Dr. Tan shares his vision of the not-too-distant future, with supercomputers built in housing developments and a seamless bench-to-bedside flow dynamically creating precise personalised medical treatments.
In this second part of the interview (read the first part here), Dr. Tan Tin Wee tells us what is engaging his mind at present. He shares his vision of the not-too-distant future, with supercomputers built in housing developments and a seamless bench-to-bedside flow to dynamically create precise personalised medical treatments.
Dr. Tan hasn’t ceased his constant striving to explore and expand the frontiers of technology. He talks about coming back full cycle, as technology reaches a point where everything he has worked on during the past 26 years as a professor in the Department of Biochemistry in the NUS Yong Loo Lin School of Medicine comes together to potentially transform healthcare and biomedical research.
Since June 2015, Dr. Tan has been in the position of Director of the National Supercomputing Centre (NSCC) in Singapore.
Smart approach to supercomputing
Wearing his latest hat as Director of the supercomputing centre of Singapore,Dr Tan explained how Singapore is choosing a smarter approach to becoming a player in Exascale computing. Singapore has neither the billions of dollars to throw at such a challenge, nor does it have problems that can reach that scale, at least, not yet.
However, there would be requirements to crunch genomic information, which is not as ‘big data’ as nuclear physics or Hadron Collider type projects, but still needs significant computational power.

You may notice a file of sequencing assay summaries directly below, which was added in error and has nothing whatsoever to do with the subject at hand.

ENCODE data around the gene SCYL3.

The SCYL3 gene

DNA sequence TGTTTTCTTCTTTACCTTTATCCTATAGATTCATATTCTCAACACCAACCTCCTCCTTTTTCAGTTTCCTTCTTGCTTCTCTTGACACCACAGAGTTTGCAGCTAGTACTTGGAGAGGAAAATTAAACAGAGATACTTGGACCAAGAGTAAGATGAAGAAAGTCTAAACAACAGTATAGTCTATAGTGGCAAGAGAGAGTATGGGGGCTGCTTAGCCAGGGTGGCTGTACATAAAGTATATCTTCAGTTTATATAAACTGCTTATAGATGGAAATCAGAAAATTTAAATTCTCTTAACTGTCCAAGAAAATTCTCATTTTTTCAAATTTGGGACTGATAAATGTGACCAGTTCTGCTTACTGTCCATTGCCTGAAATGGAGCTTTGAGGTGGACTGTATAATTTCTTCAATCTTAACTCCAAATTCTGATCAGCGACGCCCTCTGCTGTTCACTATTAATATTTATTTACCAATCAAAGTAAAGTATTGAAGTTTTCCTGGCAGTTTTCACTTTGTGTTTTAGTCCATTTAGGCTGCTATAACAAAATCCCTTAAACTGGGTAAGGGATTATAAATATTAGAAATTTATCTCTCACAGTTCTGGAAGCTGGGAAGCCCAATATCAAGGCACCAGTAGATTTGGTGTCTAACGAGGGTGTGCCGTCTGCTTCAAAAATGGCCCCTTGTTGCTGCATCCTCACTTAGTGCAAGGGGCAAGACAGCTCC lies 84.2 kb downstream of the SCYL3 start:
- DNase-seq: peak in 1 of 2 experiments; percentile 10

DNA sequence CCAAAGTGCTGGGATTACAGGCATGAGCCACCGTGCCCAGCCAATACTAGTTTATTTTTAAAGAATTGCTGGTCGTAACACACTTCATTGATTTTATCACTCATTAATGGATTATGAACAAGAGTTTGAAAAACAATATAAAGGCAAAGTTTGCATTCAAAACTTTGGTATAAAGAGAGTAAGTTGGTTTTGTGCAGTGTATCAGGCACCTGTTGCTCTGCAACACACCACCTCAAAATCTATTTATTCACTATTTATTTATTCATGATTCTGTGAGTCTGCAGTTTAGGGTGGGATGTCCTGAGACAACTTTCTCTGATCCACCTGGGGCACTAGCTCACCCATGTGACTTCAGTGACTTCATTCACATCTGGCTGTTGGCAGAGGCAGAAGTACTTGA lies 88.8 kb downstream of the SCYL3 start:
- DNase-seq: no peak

One possibility is to work on genomic precision medicine interfacing with hospital healthcare delivery.
The Long Fat Pipe Problem
Today we have access to terabytes of portable hard drives for a few hundred dollars. Storage is cheap. And massive amounts of data are being generated as the world gets more and more connected. But the speed with which the Internet can support big data transfers over global distances has remained severely limited.
One terabyte of data cannot be transferred from one global location to another through the Internet in a reasonable timeframe. Today, it is probably still cheaper to ship terabytes in a hard disk drive via courier.
Over global distances the data throughput suffers from the so-called Long Fat Pipe problem (bandwidth-delay product). Unless there is careful tuning, increasing the bandwidth over global distances where there is a long round-trip time, the throughput drops significantly.
Laying out the contours of the problem, Dr. Tan said, “TCP/IP is a cold war technology. It is a communications protocol. It is not specifically optimised for big data transmission.
For supercomputers, InfiniBand is already being used as the most popular interconnect protocol, but only within the confines of HPC data centres. So Dr. Tan and his team at NSCC explored another option, long-range InfiniBand. Now, this technology by Obsidian Strategics has been around since the early 2000s but no one had deployed it for academic research networks, other than the military, NASA and a few banks.
Dr. Tan and his team demonstrated that a global network of InfiniBand interconnections could work, providing a more efficient protocol for transmitting big data over large trans-oceanic distances. (OpenGov has previously reported in greater detail on the work on next-generation networks being done at A*STAR.)
Dr. Tan said, “Now how do we build the infrastructure to allow the supercomputers talk to each other and compute together on a single problem. That is our current challenge, how to build a galaxy of supercomputers, over high speed networks.”
The cooling problem